Further change is on the horizon, and an openly mournful Martica can’t bear it: “I’m stuck. Stuck in a cycle of saying goodbyes, finding my footing, pushing forward, forgetting the past to just have my world demolished again. I’m tired. So tired of this endless tumble towards nowhere. I have to make it stop. I won’t, I can’t say goodbye again.”
New play development is never easy, and as impressive as Miami New Drama’s production is in many regards, some elements don’t yet work as they’re intended.
As with some of its past productions, the company is utilizing its space at the Colony in a fresh way. Carbonell Award-winning set designers Christopher and Justin Swader have created a living-dining-kitchen area that lies between some onstage seating and the regular audience chamber — a traverse arrangement that puts the actors between the two sections of theatergoers, who then watch each other watching the play.
Collado and the performers therefore must be mindful moment to moment of actors not turning away from one section of the audience when key lines are delivered, creating an extra level of challenge in the staging and in the work by sound designer Abigail Nover and lighting designer Yuki Nakase Link.
The set itself, a tidy space with tile floors and lived-in details (props are by Jameelah Bailey), is another metaphor. In the second act, it transforms in a way that symbolizes what is happening to the family. Very dramatic, except that Nover (at least by opening night) couldn’t always overcome the difficulties of balancing sound effects and certain significant speeches by some actors.
Incorporating script changes throughout the rehearsal process, which comes with the territory in world premieres, the actors have brought a stage full of memorable characters to life.
Alvarez’s Christy is a dynamo, a young woman who curses too much for her mother’s taste, a restless 30-year-old who speaks English the way the older generation speaks Spanish — “rapidamente” (rapidly). Her hurt at the ongoing disconnect with Martica, her sense of her mother’s perpetual disapproval, is palpable.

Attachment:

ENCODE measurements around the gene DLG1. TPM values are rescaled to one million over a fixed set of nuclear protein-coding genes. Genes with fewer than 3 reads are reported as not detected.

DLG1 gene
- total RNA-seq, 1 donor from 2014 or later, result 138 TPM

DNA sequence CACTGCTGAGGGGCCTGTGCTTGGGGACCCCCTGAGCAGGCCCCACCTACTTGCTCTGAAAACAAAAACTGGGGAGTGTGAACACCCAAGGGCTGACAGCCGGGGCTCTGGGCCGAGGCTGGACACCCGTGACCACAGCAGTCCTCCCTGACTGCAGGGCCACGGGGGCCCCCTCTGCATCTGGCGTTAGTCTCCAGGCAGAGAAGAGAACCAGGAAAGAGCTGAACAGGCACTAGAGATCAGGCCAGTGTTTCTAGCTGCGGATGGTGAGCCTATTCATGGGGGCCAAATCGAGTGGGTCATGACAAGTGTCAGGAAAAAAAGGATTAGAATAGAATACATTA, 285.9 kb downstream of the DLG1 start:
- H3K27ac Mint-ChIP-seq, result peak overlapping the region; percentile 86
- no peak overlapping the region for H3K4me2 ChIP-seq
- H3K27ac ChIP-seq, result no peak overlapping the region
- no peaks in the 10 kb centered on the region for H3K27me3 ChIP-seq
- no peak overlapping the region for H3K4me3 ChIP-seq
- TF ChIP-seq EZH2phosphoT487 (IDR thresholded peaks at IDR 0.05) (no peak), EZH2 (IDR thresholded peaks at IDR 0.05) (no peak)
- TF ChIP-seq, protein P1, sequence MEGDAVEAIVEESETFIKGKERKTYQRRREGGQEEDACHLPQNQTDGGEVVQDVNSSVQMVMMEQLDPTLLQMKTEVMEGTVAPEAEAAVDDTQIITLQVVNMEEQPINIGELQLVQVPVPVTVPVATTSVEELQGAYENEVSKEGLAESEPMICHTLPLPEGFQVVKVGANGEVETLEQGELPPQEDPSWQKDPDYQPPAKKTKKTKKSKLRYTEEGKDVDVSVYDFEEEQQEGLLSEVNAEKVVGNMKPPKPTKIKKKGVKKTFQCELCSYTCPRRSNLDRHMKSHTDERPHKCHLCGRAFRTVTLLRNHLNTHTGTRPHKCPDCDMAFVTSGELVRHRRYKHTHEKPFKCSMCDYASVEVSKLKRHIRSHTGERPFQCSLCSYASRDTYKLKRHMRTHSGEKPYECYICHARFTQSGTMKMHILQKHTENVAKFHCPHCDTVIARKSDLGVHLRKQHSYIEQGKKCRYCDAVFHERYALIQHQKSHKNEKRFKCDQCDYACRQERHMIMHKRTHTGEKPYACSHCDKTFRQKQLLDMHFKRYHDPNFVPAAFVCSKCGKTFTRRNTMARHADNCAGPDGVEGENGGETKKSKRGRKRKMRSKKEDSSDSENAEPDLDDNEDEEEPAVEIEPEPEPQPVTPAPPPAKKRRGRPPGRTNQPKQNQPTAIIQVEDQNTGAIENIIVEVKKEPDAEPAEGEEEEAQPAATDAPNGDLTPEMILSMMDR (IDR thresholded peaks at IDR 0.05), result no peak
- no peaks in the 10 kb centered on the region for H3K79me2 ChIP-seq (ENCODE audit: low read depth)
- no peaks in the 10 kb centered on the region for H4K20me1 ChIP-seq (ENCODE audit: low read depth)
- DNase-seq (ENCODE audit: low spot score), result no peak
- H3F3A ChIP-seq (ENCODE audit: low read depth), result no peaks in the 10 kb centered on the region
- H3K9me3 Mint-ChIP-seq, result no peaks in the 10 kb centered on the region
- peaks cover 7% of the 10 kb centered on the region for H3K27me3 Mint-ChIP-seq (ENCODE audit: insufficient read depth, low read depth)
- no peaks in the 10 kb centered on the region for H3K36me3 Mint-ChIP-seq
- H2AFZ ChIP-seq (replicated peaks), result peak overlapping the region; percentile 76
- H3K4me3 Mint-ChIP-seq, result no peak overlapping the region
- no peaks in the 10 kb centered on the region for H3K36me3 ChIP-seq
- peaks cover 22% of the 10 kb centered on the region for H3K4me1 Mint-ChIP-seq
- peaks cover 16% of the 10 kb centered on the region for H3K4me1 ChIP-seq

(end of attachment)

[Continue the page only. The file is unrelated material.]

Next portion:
Ruiz convincingly journeys from in-charge matriarch to a woman mourning yet more change. Her explosive second-act reckoning with her hurting husband is potentially among the play’s most powerful moments, but likely because of the extent of her lines and changes in the text, she’s still struggling in certain speeches.
Puig’s Jesus is strong, loving, a family leader who knows when to defer to his wife. Granado’s Pepe is the macho Latino male — bombastic, controlling, opinionated — while Gaviria as his wife, Vero, is warmer, more conciliatory. Rabasa is touching as the elderly Manolo, struggling to cope with the loss of home, memory and the world as it used to be, though the actor is sometimes quite hard to hear.
Montero is spot-on as the free-spirited Ana, while Scott gives two impressively differentiated performances as Ana’s ill-suited boyfriend and Ramoncito’s significant other, Anthony. Speaking of Ramoncito, Mendez is mesmerizing as a man who is fighting just as hard as Christy to live in his truth.The scene in which the cousins reunite, share secrets and have a dance is one of the loveliest moments in the play.
Though the play and production are still coalescing, “The Cubans” marks the debut of a playwright with a voice worth experiencing. Leon’s story speaks, with affection and understanding, to anyone determined to find or return to the comforting embrace of home in an ever-changing world.
If you go
- What: Miami New Drama production of “The Cubans” by Michael Leon
- When: 8 p.m. Thursdays-Fridays, 2 and 8 p.m. Saturdays and 3 p.m. Sundays, through Feb. 16
- Where: Colony Theatre, 1040 Lincoln Road, Miami Beach
- Cost: $39-$95
- More information: 305-674-1040; colonymb.org